The approval of two COVID-19 vaccines in December was the news most everyone was waiting for. Suddenly, even as infections and resulting deaths continued to spiral, the nation could look forward to a return to some standard of normalcy in 2021. Optimism has been tempered however by the painfully slow rollout in many states, initial lack of federal leadership (a deficit the new Biden administration has pledged to correct) and the need to overcome the hesitancy many have toward the vaccination.
The National Education Association has urged the U.S. Centers for Disease Control and Prevention (CDC) and other governmental agencies to consistently and transparently communicate the benefits and safety of the vaccines. The NEA’s 3 million members, like everyone else, are looking for information.
To help answer their questions, NEA recently co-sponsored, along with the Adult Vaccine Access Coalition, the American Federation of State, County and Municipal Employees, the American Federation of Teachers, and the Service Employees International Union, a tele-town hall with four prominent public health experts who are playing major roles in the vaccine program.
The discussion was moderated by Dr. David Michaels, an epidemiologist and professor at George Washington University's School of Public Health who also held positions in the Clinton and Obama administrations. It included Dr. Helene Gayle, president and CEO of the Chicago Community Trust, a recognized expert in the study, control, and prevention of infectious diseases; Dr. Peter Marks, director of the Center for Biologics Evaluation and Research at the Food and Drug Administration, which is charged with assuring the safety of biological products such as vaccines; and Dr. Nancy Messonnier, director of the National Center for Immunization and Respiratory Diseases at the CDC.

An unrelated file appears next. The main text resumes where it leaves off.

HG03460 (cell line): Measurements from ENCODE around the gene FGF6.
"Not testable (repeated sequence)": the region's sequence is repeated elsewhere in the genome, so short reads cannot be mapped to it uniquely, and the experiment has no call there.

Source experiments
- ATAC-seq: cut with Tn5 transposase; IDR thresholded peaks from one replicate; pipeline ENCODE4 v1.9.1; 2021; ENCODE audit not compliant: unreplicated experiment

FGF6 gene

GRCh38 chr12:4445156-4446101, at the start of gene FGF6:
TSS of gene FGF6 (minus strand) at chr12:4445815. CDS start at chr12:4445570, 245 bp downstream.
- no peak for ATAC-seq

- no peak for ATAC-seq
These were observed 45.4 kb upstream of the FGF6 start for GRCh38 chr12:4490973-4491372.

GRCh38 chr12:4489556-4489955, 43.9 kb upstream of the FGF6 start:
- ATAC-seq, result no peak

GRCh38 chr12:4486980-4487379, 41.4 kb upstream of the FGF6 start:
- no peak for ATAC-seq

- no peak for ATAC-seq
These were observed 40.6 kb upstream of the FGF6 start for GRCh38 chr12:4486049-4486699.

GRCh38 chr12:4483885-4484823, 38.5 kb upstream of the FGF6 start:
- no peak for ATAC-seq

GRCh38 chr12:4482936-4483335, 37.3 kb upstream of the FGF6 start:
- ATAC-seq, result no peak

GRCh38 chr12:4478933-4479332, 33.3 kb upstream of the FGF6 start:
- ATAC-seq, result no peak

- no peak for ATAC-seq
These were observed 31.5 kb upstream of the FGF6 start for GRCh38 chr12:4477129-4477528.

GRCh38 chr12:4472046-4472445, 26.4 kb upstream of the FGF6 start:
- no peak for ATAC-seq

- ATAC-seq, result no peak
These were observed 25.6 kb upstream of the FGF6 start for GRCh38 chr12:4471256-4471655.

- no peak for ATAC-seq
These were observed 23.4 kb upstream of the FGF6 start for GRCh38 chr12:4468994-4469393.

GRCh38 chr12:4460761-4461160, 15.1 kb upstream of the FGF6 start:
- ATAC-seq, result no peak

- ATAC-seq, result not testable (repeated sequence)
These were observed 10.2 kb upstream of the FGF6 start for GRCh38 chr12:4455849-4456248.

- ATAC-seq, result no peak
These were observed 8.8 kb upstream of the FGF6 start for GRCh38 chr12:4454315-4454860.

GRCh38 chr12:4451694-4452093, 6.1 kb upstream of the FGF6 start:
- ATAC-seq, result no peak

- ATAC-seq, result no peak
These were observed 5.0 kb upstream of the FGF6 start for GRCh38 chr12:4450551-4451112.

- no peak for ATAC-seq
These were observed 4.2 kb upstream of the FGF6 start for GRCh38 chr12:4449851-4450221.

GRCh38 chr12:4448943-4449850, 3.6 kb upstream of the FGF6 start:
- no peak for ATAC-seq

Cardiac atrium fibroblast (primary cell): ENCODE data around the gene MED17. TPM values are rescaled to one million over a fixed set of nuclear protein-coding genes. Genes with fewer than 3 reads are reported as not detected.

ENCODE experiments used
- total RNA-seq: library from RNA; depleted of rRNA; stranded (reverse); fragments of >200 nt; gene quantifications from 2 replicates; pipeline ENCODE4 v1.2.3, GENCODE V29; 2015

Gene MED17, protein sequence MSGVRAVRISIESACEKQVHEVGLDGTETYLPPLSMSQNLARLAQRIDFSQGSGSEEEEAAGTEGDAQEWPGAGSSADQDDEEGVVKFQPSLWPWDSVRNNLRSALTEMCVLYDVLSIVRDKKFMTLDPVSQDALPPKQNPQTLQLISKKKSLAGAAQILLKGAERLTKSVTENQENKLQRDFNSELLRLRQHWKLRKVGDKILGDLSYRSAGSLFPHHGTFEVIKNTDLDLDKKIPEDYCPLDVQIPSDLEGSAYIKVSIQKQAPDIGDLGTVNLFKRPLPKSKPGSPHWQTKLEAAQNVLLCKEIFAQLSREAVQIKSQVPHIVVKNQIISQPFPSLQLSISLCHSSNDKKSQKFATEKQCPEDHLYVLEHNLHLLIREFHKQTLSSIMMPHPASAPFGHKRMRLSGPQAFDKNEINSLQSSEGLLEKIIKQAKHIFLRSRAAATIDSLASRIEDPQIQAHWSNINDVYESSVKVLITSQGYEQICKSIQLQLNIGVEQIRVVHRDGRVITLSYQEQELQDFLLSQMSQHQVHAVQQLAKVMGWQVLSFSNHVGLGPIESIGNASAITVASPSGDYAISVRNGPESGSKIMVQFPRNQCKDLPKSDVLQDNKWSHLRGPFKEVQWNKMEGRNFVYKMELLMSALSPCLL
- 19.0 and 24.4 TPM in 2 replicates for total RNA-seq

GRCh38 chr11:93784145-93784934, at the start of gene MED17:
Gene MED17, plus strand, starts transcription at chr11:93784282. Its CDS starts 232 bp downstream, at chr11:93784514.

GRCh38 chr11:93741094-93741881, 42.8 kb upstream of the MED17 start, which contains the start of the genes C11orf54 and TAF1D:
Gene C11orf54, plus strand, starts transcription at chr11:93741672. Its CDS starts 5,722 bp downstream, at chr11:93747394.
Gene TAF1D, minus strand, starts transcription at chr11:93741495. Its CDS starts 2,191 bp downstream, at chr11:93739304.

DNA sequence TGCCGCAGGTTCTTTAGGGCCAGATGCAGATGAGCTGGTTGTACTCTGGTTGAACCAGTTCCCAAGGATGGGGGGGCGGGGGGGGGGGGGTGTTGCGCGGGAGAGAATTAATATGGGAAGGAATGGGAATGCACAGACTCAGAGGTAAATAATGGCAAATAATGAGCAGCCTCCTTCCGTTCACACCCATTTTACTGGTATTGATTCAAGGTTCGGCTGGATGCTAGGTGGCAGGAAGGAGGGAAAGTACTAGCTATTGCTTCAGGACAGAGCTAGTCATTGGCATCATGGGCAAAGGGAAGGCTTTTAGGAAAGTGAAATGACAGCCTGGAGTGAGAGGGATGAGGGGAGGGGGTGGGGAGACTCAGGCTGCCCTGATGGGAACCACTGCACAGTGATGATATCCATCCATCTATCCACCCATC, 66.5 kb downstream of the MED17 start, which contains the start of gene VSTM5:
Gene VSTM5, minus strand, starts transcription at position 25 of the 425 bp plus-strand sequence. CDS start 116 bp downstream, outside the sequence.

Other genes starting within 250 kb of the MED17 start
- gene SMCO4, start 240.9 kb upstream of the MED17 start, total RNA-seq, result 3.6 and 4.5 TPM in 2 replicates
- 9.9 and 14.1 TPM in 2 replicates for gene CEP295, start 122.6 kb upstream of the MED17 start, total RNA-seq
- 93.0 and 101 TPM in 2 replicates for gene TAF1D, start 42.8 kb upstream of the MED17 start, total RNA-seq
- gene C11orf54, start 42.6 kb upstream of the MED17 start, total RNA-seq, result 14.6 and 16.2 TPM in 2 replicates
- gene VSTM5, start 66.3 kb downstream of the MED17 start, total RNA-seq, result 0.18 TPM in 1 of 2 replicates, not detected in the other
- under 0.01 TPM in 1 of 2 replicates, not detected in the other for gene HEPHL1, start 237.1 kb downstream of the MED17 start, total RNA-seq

For an hour, these experts candidly answered questions around the development process and explored issues around safety, efficacy and the equitable distribution of the COVID-19 vaccine.
"This is an important time for transparency and understanding," Michaels said.
“We Had to Feel Comfortable”
To most people, the news that the vaccines, which are 90 to 95 percent effective, would soon be approved and distributed was obviously welcome, but also a bit jarring. Nonetheless, these experts say the seemingly sudden approval and initiation of the rollout shouldn't generate undue suspicion.
No corners were cut, said Marks. In fact, “there were more eyes looking at these vaccines than ever before, compared to the average vaccine. Everything was checked that needed to be checked.”
It was a quite remarkable achievement in moving the process along relatively quickly. Marks explained how clinical trials transitioned seamlessly from phase 1 to 2 and then 3. Constant communication between the FDA and the manufacturers was pivotal.
“During this time, we gave the companies guidance. That helped so by the time the Pfizer vaccine and Moderna were submitted in December we were able to have emergency use authorizations ready to go. They met a remarkable efficacy mark-—95 percent effective …and were equally effective on a variety of ethnic and racial backgrounds, which is very impressive.”